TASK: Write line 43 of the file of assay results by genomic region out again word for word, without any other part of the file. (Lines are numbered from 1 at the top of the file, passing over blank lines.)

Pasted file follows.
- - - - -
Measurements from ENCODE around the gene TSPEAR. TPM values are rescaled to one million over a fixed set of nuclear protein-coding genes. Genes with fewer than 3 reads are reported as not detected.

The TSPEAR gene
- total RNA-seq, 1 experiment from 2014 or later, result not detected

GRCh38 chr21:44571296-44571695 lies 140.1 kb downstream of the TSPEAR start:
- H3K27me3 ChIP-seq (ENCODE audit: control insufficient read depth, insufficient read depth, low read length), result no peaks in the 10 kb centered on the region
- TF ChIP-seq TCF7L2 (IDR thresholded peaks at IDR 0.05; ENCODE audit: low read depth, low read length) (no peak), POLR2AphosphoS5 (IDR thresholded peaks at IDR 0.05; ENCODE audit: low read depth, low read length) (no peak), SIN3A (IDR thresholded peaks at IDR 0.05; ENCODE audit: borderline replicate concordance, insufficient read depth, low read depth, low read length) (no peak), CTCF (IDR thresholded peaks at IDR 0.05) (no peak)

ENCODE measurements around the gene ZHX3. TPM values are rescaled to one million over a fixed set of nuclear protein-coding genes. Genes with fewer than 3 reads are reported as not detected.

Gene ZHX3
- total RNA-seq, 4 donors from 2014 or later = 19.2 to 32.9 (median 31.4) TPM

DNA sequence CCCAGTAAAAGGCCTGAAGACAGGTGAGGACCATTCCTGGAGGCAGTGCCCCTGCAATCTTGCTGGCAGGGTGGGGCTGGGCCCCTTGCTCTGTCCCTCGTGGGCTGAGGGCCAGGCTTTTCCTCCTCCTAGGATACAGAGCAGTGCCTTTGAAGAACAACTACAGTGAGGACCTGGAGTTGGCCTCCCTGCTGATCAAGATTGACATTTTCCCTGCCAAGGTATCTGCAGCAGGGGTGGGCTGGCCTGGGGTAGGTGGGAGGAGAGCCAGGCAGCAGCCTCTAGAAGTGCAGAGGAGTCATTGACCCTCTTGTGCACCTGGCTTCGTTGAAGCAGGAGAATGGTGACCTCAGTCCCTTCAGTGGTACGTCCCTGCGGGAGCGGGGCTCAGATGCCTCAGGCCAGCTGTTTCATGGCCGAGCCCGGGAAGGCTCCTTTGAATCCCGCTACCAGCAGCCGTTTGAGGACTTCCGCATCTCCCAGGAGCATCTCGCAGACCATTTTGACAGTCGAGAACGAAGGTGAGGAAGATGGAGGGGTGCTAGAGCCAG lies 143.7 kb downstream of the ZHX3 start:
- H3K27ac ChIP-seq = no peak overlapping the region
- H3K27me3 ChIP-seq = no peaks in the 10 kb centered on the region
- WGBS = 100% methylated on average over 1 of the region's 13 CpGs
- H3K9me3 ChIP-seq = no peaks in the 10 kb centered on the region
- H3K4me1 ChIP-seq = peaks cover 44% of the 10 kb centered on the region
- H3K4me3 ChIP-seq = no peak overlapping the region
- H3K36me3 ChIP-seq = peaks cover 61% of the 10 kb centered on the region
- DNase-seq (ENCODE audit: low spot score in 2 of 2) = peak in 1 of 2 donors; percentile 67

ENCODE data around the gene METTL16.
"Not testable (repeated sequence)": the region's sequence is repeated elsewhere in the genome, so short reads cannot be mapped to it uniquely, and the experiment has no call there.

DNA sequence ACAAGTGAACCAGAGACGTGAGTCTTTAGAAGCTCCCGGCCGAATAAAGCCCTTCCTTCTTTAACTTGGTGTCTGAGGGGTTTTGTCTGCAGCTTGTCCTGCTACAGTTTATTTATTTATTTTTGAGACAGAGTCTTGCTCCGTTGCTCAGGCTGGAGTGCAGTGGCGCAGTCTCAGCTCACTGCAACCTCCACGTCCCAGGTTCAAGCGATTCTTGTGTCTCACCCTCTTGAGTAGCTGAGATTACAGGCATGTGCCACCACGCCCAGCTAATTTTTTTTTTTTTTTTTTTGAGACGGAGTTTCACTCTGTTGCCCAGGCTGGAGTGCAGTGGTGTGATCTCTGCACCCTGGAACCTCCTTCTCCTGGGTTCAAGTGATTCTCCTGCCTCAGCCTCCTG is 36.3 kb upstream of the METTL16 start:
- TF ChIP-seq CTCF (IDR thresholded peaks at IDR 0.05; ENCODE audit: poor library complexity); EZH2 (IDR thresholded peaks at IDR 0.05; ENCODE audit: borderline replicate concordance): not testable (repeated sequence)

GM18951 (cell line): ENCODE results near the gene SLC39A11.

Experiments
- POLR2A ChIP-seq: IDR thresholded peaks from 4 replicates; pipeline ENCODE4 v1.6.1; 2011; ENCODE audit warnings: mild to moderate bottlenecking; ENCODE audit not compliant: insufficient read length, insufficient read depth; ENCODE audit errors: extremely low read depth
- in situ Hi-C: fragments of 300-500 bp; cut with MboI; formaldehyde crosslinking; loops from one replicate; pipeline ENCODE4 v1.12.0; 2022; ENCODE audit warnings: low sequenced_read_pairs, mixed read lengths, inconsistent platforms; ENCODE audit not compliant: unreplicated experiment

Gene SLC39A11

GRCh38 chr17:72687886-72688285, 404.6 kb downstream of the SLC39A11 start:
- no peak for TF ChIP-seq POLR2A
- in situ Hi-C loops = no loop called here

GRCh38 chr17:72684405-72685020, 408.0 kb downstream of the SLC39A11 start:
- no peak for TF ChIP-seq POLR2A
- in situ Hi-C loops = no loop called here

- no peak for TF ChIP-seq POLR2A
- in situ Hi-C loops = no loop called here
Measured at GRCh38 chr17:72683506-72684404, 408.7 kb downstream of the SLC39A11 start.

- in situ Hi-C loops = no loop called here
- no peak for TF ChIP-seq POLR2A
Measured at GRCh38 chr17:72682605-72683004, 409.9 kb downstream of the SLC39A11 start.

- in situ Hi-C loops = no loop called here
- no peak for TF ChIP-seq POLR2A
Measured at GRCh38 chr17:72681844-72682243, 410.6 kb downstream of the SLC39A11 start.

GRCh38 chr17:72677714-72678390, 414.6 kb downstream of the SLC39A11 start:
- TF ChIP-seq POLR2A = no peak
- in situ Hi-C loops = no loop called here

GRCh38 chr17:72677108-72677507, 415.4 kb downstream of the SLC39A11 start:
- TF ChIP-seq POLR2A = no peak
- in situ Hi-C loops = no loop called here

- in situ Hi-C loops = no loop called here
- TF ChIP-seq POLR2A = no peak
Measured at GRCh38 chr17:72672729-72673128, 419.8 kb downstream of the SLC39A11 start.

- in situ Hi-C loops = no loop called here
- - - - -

GRCh38 chr17:72677714-72678390, 414.6 kb downstream of the SLC39A11 start: